ANNAPOLIS – Gov. Robert Ehrlich’s “flush tax” topped a list of environmental victories in a legislative session lawmakers and environmentalists dubbed a triumph for the environment.
With only a few hours left before the adjournment of the Maryland General Assembly 2004 session Monday, lawmakers passed a modified version of the governor’s premier environmental initiative.
The final version has Marylanders on sewer and septic systems paying $30 per year to upgrade wastewater treatment plants, repair failing septic tanks and fund a cover crop program. The improvements are designed to reduce direct nitrogen and phosphorous loading to the Chesapeake Bay and restore the ecologically damaged waterway.
Though Ehrlich opposed charging septic users the same as sewer customers, he said, “The bill is too important to veto.”
“We have a year to convince some of the folks downstairs that our view is the best one,” he added. The administration may introduce an emergency bill to tweak the legislation next year. “It certainly is a monumental step towards controlling nitrogen pollution of the Chesapeake Bay.”
The first-term Republican governor has reason to be pleased as three out of his four environmental initiatives, which would ultimately improve the bay’s health and revamp a program geared to clean and redevelop industrial sites, were successful.
This success could go a long way in lessening the ill feeling between the governor and environmentalists that erupted during the Lynn Buhl debacle last year. Environmentalists said Buhl, a Michigan environmental regulator and Ehrlich’s first choice to head the environment department, was too lenient to big polluters and was unqualified. The Senate’s rejection of the nominee angered Ehrlich and clouded relations between the governor and the environmental community.
“I think it’s very helpful for him,” said Baltimore lawmaker Maggie McIntosh, chairwoman of the House Environmental Matters Committee, who also won praise for her shepherding the legislation.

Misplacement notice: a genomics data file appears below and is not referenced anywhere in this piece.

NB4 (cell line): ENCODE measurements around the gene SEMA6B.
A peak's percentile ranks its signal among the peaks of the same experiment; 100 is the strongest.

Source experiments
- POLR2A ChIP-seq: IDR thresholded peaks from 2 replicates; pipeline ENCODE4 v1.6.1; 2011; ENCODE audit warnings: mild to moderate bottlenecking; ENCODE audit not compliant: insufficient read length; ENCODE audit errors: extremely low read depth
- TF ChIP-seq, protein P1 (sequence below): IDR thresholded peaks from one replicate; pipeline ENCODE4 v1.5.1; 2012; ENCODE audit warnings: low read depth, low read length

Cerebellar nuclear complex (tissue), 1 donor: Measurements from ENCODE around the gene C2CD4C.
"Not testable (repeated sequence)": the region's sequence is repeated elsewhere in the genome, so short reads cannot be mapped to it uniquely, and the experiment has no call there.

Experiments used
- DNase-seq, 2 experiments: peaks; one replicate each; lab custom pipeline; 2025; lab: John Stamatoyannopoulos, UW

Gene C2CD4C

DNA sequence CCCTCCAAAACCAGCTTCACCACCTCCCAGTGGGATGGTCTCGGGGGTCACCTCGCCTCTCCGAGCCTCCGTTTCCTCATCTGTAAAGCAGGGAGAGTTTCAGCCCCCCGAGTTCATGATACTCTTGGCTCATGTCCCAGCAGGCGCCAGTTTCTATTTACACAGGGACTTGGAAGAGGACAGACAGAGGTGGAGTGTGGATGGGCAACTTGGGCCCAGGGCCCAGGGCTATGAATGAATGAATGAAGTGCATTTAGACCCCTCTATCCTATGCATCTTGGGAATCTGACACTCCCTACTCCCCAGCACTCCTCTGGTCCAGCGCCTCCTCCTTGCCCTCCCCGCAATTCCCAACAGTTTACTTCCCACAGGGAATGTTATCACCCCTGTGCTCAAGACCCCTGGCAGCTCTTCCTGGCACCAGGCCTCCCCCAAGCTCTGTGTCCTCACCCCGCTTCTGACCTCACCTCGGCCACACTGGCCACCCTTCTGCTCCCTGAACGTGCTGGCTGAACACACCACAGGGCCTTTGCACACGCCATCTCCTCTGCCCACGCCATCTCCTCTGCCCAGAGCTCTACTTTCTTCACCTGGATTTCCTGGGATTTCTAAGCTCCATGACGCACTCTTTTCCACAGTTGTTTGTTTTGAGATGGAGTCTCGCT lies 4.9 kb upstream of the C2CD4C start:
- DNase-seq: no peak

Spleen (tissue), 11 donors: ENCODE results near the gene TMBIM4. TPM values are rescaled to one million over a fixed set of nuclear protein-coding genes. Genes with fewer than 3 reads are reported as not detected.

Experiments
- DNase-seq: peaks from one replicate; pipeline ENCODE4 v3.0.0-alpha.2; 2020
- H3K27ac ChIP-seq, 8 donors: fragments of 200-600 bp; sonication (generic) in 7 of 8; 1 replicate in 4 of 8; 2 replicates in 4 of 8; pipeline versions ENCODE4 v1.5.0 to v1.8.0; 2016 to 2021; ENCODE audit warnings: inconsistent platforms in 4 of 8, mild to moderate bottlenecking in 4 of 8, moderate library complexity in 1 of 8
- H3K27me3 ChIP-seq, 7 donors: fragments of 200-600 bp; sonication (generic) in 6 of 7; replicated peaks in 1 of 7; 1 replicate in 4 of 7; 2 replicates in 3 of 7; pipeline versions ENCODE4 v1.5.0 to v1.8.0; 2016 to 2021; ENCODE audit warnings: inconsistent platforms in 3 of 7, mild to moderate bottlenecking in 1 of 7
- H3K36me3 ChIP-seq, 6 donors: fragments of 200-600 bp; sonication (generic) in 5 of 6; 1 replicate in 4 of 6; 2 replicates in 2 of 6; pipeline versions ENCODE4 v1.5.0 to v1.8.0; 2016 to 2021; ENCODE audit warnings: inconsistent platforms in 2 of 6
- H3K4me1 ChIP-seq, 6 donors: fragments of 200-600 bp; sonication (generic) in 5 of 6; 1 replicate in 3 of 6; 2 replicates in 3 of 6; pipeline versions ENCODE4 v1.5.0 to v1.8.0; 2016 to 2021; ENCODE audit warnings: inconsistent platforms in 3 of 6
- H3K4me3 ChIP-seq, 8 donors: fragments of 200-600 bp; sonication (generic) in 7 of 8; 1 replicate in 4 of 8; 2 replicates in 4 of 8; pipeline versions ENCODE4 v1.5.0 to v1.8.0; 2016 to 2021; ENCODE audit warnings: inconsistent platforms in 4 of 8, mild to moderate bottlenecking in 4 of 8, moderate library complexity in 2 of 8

“Delegate McIntosh and Senator (Paula) Hollinger worked tirelessly with the administration and the environmental community to craft a bill that met everyone’s needs,” said Chesapeake Bay Foundation’s Kim Coble. “The sewage bill is a terrific example of the Bay coming before partisanship to achieve real results.”
Hollinger, D-Baltimore County, heads the Senate Education, Health and Environmental Affairs Committee.
This near-camaraderie between Ehrlich and the environmental community was not apparent in January when conservationists pushed for and gained a veto override on an energy efficiency standards bill Ehrlich rejected last year.
The victory raised hopes that other major environmental initiatives would receive safe passage through the Legislature this year.
“We went into this session thinking, ‘This will be the green year,'” said Brad Heavner, state director of Maryland Public Interest Research Group.
It was certainly a good year for green energy.
The Legislature passed a solar energy grant bill, a net metering bill allowing electricity meters to run backward when solar panels generate excess power and a renewable energy standards bill, sponsored by House Speaker Michael Busch, D-Anne Arundel.
Busch’s bill requires 7.5 percent of Maryland’s electricity to come from renewable energy sources by 2014. Non-compliant utilities would pay a penalty to finance loans and grants for the development of solar, wind, biomass, geothermal and other renewable energy sources.
“The renewable portfolio standard would bring Maryland significantly forward” in reducing air pollution, Heavner said.
Other major environmental successes were: a bill to protect critical buffer zones along state waterways from development by increasing penalties for violations; legislation increasing criminal penalties on intentional water polluters; a bill to regulate labeling and disposal of mercury-containing products, and bills geared to make land conservation easements perpetual and offer tax credits to farmers who enroll in the program.
There were some environmental losses, however.
“There were a lot of good policies,” said Susan Brown, executive director of Maryland League of Conservation Voters, “but if you look at environmental funding, the environment lost.”
Ehrlich slashed $110 million from Program Open Space funding for fiscal year 2005, endangering a program that has reclaimed 265,000 acres of green space from urban sprawl.
And a bill to give officials the right to fine major air polluters died in the House Environmental Matters Committee. The administration needed this authority to complete its air quality compliance plan mandated by the federal Clean Air Act.
It gives everyone something to work for next year, Heavner said.
“There’s always more that can be done,” he said, but “different legislators and different interests are challenging each other to do good work.”